Anger Issues, Black Patina Bronze, 12” bronze statue, edition of 10 + 3AP, 2020.

Who are the artists that inspire you?

I’m from Pittsburgh, Pennsylvania, just like Andy Warhol was, obviously he had a big influence on me. Andy Warhol is the only American artist that has their own art museum on Earth, which is pretty great. I like a lot of things about him, for example, his pursuit of fame or the way he tried to commercialize his artworks. However, my favorite artist would be Roy Lichtenstein, another American pop artist who replicated what he saw in comic books. I use a lot of similar elements he did.

Deconstructed Bugs ScreenPrint, white version: 30” x 40”, 17 colors, edition of 50; black version: 30”x 40”, 16 colors, edition of 20, 2020.

It is clear that the connection between art and business interests you, in which, as you mentioned, Warhol was an absolute forerunner.

I don’t consider myself a commercial artist—commercial artists replicate works very quickly and put out a maximum quantity of them whereas my paintings sometimes take up months to create. However, I very much love the commercial aspect of the business side of art. That is very prevalent on social media channels, and I love to broaden the number of people who can see and appreciate my works also by releasing prints, toys, T-shirts and NFTs. I was never a graffiti artist, but I love the idea of tagging and getting your name out there as much as you can so more and more people find out about you. It is certainly not for everybody. I have artist friends that are like me and I also have artist friends who are very academic—they stay in the studio, only work on their oil canvas, and that’s fine, too. I just wouldn’t get joy from that.

Clean Break Exhibition, Chin’s Gallery, Bangkok, 2019.

You also have a studio. How does the working flow look like there?

We tend to work between 10 am to 5 pm. I have assistants and also a studio manager, who is actually here right now painting and helping me with everything. I did as much as I could myself for as long as I could but I only have two hands. This way of work is becoming quite standard in the art world. I still come up with all the creative ideas, but my colleagues help me to execute paintings.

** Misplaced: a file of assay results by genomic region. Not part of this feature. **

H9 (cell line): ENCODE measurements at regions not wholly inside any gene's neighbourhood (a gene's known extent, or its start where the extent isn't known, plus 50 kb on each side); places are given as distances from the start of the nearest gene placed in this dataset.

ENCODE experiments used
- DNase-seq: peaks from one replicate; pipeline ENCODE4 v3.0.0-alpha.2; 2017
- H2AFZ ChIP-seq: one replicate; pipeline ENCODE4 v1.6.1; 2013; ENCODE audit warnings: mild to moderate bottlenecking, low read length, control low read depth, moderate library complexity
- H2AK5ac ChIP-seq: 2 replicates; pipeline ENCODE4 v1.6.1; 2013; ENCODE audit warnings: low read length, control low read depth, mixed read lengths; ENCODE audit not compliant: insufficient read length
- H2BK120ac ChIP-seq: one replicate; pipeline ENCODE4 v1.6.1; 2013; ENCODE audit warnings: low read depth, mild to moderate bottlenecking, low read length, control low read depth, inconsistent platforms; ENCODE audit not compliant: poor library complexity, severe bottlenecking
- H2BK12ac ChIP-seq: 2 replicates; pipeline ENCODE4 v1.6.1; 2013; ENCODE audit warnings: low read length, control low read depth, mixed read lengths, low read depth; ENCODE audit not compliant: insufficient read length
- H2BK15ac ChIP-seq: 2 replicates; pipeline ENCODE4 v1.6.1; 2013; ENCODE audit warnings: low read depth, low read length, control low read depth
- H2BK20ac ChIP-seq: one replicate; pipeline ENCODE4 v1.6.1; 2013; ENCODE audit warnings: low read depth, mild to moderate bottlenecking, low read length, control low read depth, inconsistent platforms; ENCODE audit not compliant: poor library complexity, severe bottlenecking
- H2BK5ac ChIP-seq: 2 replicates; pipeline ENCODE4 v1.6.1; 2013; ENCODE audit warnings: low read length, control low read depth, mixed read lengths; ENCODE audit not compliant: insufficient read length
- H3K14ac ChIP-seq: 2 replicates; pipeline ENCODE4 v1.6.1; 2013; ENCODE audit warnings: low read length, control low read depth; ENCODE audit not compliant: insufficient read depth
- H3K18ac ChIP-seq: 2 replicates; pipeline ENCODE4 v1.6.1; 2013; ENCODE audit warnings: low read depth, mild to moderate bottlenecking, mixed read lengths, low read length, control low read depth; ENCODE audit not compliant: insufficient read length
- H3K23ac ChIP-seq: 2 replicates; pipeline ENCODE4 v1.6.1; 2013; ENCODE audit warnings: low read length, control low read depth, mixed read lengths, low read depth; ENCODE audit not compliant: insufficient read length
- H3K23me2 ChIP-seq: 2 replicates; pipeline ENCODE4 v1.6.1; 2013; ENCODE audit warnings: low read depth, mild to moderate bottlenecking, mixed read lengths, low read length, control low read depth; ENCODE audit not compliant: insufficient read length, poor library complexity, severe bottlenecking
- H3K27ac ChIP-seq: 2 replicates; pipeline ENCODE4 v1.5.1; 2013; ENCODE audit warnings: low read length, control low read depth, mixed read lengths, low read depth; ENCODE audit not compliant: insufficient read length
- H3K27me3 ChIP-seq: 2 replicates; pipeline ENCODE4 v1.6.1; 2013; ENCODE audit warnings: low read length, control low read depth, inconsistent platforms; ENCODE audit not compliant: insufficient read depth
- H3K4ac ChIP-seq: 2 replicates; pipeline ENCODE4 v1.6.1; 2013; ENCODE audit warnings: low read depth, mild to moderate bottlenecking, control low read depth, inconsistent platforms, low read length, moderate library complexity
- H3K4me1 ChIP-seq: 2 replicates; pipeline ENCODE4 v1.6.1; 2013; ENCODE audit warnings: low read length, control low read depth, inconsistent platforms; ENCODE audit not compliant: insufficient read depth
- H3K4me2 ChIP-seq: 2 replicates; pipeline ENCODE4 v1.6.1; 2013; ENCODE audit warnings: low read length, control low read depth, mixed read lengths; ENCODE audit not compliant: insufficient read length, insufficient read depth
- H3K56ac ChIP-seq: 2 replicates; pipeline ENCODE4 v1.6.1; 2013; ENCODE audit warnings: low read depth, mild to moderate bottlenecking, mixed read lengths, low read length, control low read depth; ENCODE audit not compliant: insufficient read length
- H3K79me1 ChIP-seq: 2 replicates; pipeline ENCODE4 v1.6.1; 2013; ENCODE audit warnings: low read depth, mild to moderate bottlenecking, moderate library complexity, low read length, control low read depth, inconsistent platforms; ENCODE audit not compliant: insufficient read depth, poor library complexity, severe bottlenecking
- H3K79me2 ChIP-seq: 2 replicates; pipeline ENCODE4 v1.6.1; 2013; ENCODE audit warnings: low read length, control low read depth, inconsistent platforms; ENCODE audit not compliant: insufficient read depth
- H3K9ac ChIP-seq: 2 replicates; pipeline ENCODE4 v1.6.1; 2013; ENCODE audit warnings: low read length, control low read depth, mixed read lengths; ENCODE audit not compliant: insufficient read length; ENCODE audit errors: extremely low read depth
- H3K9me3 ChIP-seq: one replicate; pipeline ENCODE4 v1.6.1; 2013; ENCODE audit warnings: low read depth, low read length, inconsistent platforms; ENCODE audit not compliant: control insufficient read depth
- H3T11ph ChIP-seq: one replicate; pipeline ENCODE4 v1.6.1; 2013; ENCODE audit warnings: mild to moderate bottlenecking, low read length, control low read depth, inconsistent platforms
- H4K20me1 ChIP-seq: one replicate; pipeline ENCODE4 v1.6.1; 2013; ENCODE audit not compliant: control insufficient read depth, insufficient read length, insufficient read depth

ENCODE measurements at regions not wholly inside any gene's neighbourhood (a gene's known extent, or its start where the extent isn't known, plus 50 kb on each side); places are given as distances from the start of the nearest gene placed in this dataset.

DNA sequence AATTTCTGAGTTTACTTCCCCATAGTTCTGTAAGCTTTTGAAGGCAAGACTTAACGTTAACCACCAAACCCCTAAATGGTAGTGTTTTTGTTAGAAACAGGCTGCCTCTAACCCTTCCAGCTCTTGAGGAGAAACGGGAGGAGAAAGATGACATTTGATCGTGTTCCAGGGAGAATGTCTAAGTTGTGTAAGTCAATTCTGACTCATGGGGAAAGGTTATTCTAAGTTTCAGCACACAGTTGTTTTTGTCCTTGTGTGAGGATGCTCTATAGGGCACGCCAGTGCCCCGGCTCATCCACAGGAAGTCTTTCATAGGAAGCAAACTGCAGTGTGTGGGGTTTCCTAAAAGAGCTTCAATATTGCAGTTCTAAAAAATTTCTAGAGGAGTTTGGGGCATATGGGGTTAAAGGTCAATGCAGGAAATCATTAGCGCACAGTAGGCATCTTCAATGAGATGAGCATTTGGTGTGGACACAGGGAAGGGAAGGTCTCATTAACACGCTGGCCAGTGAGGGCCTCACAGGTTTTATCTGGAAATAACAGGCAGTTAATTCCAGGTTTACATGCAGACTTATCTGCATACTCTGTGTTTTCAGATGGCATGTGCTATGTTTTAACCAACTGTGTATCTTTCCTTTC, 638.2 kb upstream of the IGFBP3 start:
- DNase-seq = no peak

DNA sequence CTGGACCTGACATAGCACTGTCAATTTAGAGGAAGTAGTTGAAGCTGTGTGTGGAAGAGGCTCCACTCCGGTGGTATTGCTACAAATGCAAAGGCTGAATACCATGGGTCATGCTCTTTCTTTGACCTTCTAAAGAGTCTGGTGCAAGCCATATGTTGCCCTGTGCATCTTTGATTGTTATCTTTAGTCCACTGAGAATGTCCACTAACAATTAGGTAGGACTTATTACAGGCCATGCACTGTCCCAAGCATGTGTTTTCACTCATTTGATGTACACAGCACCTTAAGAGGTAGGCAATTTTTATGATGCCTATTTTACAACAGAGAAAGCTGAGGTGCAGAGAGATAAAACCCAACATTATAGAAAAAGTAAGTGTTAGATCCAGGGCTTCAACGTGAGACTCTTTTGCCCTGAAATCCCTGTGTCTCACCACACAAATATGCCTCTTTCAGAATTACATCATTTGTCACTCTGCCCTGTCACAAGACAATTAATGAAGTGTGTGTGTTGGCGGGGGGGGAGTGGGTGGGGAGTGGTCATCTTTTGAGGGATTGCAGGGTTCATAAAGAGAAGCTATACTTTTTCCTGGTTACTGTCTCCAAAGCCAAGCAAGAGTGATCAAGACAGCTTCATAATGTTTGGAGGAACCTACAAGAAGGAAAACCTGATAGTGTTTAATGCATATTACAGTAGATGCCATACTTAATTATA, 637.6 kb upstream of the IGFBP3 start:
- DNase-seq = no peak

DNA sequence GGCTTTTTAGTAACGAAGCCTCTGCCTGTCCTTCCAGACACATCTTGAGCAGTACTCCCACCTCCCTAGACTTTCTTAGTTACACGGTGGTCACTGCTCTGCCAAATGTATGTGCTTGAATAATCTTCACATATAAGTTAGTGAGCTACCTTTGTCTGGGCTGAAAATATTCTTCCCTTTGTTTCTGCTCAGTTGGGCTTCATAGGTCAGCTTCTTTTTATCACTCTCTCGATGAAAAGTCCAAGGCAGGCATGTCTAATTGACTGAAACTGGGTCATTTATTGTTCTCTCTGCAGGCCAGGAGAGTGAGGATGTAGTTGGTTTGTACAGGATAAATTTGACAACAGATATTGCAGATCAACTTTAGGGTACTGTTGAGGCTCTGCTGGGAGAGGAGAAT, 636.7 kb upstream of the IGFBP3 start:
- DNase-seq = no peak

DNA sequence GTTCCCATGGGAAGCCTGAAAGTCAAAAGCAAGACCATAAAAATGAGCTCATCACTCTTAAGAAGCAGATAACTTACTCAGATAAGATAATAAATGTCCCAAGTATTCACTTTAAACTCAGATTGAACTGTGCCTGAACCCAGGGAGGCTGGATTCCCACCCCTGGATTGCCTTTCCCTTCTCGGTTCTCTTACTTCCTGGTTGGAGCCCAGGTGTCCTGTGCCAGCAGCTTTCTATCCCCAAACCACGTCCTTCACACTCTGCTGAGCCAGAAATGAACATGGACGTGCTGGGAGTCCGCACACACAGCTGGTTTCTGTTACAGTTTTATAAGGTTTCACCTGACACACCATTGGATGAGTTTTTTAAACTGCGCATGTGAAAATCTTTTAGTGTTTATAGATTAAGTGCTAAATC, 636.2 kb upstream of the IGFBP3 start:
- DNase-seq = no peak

Now it got to the point when my team is better than me in certain aspects. You have to hire people who are smarter than you. That’s the new joy in my life, having the help and letting a little bit of control go to someone who has a more capable talent than I do.

Do you have any special projects that you are working on right now?

Yes, I’m actually working on a new work for a show called Discipline in February. The point of the show is taking out all the colors I don’t need, so I’m doing an entire body of work in five colors: black, gray, blue, pink and yellow. That’s where the discipline comes in and it also has a personal aspect: I had issues with drinking and I am trying to erase it from my life, which is where the other side of discipline comes in. So on one hand, it’s about scaling down the number of colors in the artwork as strong as I can, and on the other hand, strengthening myself and becoming a better human being.

Matt Gondek | Web | Instagram